If you are new to Weird Wednesdays, it is my day to share some of my odd writings, or more often, my cartoons: “The Miniscules”(posted on Instagram @lines_by_leon) and “The Untitled” (on Wednesday).
I had started a series of “Hide-and-Seek” cartoons, so this will be my next series called: The Day Before”
The 5 Ws (and one H)
With the advent of the internet, we now had the knowledge of the world at our disposal. Unfortunately, much of that knowledge was fit for the disposal.
Anyone could edit Wikipedia, no one really knew who Jeeves really was—and what his credentials were, Yahoo answers became a way to get your funny tweet onto a late-night talk show before the plug was pulled, and now you can just ask Google, Sire or Alexa a question. Before that, most answers (well, some answers) could be summed up in one or two paragraphs in any of the 37 volumes of the World Book Encyclopedia. You could always ask your dad, but he would probably make something up that would later make you look foolish – Thanks, Dad.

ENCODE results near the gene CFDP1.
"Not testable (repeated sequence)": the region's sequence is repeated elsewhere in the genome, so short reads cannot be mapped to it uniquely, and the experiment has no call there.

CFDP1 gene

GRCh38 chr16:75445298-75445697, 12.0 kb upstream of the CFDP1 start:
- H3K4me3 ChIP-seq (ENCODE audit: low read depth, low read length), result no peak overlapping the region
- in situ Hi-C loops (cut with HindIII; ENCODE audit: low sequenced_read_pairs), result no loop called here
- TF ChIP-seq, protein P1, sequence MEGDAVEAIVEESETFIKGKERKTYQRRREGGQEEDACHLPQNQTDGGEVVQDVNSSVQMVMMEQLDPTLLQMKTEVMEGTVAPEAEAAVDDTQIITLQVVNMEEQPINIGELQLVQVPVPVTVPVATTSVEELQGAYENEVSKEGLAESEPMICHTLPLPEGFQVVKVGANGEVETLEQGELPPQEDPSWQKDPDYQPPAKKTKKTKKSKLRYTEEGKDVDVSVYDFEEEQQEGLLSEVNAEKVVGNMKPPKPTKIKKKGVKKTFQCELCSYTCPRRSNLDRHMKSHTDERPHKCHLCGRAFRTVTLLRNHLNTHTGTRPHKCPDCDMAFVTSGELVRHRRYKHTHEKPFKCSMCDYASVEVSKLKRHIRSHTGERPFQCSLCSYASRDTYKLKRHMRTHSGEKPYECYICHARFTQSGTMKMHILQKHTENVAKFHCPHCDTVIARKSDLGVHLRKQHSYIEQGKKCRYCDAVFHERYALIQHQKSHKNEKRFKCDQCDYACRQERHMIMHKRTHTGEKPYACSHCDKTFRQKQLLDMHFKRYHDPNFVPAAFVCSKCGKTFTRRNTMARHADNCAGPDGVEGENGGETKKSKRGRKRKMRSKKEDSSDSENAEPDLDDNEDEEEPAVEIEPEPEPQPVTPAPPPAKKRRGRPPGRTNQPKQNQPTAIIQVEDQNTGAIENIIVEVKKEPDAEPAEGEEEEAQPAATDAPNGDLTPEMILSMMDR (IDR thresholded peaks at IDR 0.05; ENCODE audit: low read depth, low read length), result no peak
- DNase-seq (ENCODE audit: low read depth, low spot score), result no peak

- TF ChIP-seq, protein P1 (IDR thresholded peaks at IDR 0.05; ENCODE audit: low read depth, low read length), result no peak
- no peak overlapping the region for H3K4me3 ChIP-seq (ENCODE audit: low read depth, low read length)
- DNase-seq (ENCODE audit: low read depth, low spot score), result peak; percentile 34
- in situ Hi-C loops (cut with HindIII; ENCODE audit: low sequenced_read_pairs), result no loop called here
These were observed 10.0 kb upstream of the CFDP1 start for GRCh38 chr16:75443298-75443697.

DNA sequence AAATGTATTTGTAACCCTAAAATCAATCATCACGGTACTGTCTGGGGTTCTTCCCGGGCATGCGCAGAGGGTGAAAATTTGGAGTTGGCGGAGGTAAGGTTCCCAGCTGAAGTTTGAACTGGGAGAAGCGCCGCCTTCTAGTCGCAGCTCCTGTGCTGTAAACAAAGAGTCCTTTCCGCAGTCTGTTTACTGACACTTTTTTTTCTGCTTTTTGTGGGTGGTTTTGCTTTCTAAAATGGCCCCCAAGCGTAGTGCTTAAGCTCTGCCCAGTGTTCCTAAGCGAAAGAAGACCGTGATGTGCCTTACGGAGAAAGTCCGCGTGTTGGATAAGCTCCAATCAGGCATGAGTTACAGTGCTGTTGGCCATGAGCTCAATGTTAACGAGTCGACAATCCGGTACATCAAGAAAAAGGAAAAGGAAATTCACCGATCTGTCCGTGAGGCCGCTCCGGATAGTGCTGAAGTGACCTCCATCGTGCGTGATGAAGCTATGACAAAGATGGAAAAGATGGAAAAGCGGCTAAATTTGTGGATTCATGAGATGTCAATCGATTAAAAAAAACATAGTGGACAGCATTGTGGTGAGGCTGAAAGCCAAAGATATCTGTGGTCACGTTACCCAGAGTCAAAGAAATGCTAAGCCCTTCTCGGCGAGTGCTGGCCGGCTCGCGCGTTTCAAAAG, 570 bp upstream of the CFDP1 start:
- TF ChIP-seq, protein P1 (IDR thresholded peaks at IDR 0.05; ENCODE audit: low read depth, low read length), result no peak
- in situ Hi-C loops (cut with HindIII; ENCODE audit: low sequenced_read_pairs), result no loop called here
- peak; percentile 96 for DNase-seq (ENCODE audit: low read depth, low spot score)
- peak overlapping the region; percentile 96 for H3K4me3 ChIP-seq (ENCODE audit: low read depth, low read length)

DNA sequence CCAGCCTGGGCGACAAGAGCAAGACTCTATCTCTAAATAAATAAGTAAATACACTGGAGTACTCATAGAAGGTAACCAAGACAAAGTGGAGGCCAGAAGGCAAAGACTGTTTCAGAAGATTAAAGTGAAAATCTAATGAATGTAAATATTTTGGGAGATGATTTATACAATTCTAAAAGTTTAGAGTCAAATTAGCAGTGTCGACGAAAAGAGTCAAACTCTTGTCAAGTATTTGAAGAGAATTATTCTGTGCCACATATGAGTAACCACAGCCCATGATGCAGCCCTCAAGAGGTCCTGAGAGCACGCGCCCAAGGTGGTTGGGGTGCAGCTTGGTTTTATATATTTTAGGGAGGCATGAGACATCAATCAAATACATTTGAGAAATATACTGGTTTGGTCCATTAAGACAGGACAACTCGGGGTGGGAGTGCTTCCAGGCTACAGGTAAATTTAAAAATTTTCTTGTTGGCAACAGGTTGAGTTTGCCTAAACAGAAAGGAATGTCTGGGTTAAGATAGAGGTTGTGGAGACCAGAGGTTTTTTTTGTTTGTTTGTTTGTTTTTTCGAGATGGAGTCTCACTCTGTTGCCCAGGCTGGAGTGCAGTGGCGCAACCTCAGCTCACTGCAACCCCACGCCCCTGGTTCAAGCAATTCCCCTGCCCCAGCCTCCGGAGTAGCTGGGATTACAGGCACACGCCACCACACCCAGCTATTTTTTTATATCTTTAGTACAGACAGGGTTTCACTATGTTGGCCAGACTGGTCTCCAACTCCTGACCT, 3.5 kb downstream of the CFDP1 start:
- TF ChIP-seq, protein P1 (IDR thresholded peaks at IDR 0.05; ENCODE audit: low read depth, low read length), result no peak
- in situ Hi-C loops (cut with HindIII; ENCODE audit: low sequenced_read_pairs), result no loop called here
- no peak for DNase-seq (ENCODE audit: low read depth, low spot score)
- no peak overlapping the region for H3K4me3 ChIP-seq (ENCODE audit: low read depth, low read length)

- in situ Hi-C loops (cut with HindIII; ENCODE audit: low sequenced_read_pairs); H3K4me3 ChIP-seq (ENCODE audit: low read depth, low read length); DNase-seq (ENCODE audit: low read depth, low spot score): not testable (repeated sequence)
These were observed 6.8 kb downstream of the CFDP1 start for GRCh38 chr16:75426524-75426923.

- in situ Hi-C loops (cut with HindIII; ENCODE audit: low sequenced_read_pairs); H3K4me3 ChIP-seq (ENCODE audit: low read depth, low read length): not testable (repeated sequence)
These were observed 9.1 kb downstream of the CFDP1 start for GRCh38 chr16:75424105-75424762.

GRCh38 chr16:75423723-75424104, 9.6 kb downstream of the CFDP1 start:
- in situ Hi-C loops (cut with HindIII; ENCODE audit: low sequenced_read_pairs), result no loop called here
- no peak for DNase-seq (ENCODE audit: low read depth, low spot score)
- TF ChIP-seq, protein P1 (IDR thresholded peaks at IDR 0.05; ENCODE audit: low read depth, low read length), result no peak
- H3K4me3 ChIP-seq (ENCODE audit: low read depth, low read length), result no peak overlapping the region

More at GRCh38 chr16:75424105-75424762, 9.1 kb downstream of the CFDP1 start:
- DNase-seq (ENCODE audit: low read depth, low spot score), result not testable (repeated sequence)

Questions move the world forward. Advances in science are driven by curiosity. Imagine a world where nobody asks who, or why, or where, or…well, you get the idea.
Here are some burning questions:
- When news programs do stories on cryptocurrency, why do they always show a pile of physical coins?
- Why are oranges the only fruit we call by their color? (I’m not counting blueberries…) “Pass me a couple of yellows, please.”
- Is there a word that actually rhymes with orange? (And not just kinda close enough)
- Why do we call it a ‘double-U’? It’s clearly a ‘double-V’.
- Why do we talk to our pets in grammatically correct sentences?
Honorable Mention: From the mind of comedian, Rich Hall
“Why do dogs stick their head out of the window when they are riding in a car, but they get mad at you when you blow in their face?”
That’s all the weirdness for today.
Leon Stevens is a blogger, composer, artist, and an author of four books (so far): Lines by Leon: Poems, Prose, and Pictures, Journeys: Eight Original Pieces for Classical Guitar, The Knot at the End of the Rope and Other Short Stories, and The View from Here, his first science fiction novella.